A match!

Long ago one of my clients gave me a few antique decoys, actually about 25 years ago. At about that time I would represent the Maine Professional Guides Association at the National Hunting and Fishing Day event at LL Bean and used the decoys as a conversation starter. George Soule was the individual that carved most of the cork decoys that Bean sold in those days (I currently have a nice spread of them) and he visited me more than once to talk about those decoys.

He told me that they were not hand carved but rather machine carved (a method still used today) and that they were made by a company in Freeport named Coffin Brothers. It was always fun to visit with George and tell a few duck hunting stories. The decoys were returned to the attic of the garage in a plastic fish tote and promptly forgotten for 20 years or so. A couple of falls back when I was getting out decoys to use one warm afternoon I found them and thought I should find them a home.

Since I was pretty sure that they had a heritage in Freeport I dropped a note to the historical society there to see if they were interested. Sure; came back the e-mail from the director and I agreed to drop them off at some point, added the task to my list and then moved on. A year later (about a month ago) I get another e-mail about the decoys asking if I am still planning to donate them. I am; and I can’t believe a year has gone by. I set a date that coordinated with a meeting in Portland.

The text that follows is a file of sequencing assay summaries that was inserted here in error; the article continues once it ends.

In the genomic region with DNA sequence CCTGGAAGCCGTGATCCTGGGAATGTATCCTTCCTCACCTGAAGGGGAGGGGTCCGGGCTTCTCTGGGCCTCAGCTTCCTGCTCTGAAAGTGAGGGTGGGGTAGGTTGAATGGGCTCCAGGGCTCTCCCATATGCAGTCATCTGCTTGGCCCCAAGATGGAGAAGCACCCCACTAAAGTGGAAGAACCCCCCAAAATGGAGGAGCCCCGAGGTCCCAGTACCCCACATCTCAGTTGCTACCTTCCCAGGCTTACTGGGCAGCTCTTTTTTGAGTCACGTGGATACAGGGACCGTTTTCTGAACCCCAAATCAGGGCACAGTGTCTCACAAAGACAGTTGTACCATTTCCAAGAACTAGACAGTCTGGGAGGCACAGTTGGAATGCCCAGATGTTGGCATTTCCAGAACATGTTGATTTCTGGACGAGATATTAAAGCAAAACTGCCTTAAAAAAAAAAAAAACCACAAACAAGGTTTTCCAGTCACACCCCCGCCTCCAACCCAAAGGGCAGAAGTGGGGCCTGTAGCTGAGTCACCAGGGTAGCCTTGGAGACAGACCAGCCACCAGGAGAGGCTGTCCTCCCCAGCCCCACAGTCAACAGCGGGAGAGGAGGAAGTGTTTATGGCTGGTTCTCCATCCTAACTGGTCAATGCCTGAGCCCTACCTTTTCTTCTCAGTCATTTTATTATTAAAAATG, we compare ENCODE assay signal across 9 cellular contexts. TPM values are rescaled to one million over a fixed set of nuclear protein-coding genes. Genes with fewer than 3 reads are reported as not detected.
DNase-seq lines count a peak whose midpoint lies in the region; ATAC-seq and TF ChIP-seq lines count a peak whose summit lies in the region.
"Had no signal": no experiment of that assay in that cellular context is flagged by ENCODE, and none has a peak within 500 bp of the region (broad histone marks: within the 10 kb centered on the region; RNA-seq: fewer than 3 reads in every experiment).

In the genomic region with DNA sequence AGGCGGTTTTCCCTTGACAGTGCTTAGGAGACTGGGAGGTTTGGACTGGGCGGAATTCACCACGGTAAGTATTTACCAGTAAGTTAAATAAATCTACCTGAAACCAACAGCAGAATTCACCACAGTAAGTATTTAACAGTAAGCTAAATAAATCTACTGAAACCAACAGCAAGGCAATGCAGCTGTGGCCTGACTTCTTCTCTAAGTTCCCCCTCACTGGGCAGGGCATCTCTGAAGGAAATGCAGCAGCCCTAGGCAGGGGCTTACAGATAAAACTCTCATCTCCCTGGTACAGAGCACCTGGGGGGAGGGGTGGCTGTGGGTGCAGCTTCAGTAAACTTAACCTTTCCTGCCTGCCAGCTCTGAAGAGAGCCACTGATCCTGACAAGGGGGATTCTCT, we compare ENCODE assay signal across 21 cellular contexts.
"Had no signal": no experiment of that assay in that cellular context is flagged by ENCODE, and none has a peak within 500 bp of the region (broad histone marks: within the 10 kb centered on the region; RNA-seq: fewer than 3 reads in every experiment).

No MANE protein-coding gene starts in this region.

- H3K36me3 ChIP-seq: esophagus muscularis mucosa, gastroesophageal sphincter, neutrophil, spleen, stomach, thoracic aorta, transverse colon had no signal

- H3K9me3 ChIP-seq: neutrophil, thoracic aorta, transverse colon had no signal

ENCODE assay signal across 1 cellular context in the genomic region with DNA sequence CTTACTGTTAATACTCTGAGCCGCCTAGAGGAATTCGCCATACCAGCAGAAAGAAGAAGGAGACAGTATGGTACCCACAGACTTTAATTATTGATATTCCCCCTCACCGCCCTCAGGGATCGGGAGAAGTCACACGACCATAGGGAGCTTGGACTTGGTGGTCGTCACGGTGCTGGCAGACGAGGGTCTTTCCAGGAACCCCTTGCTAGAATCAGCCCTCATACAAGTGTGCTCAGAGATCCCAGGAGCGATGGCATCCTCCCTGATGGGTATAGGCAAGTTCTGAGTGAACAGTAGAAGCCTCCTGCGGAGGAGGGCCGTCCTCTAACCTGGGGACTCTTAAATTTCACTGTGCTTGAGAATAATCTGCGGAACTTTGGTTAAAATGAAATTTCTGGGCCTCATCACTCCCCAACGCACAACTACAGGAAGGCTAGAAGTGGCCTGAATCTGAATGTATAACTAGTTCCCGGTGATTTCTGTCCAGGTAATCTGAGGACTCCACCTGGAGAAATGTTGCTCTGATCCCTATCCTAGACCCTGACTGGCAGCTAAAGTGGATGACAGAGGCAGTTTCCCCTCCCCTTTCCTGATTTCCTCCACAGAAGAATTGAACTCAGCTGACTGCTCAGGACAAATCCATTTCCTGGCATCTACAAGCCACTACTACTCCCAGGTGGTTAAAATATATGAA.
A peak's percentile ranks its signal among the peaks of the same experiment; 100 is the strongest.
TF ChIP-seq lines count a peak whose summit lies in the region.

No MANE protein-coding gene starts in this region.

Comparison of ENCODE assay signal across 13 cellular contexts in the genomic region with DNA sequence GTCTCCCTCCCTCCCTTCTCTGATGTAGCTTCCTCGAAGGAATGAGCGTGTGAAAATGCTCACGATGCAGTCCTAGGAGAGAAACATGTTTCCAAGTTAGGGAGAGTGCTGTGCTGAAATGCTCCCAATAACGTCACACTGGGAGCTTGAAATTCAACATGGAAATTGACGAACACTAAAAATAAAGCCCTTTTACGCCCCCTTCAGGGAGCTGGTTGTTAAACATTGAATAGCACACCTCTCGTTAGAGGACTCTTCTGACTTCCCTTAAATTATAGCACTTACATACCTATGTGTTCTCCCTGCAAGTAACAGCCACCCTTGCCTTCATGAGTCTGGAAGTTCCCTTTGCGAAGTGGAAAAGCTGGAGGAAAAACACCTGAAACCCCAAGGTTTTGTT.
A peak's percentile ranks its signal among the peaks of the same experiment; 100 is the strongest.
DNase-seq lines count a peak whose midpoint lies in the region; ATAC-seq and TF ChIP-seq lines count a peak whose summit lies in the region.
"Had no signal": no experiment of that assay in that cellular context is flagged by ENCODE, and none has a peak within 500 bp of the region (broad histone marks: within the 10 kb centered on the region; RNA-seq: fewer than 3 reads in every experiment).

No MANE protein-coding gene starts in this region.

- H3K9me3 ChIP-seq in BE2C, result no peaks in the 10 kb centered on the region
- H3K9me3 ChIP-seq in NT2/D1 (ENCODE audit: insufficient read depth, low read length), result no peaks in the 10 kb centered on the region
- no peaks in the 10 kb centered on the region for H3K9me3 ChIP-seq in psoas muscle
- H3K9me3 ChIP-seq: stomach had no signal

When I stopped in and was explaining why the decoys were significant to Freeport to the person at the front desk from out of the back room comes a volunteer.  He basically finishes the story for me. Turns out he is a Coffin and was related to the decoy carvers from long ago. After swapping our stories the decoys are gratefully accepted and will be added to the collection.

Perfect from my perspective something that was a gift to me becomes a gift to the people of the town that created them. If you find yourself in Freeport not too far from a certain large retail store. Stop in and see my donation to their collection and with any luck hear the story of how they got there!

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Awesome story. In the mid 80-90s I worked for The Decoy Shop. George was a major part of the company. I was honored to be able to speak with him on many occasions. He was a great source for decoy information. At that time I painted decoys with the company. Its great to hear the decoys are still "alive" and well

Karen at about that time I had a set of cork bufflehead decoys made by the Decoy Shop for my personal use. Any chance you painted them?

Certainly could be a chance. All the cork decoy heads were hand painted to some extent. I worked for The Decoy Shop from 1986-87 to the early 2000s. The shop went through numerous owners and places where we set up shop.It was amazing place to be a part of.

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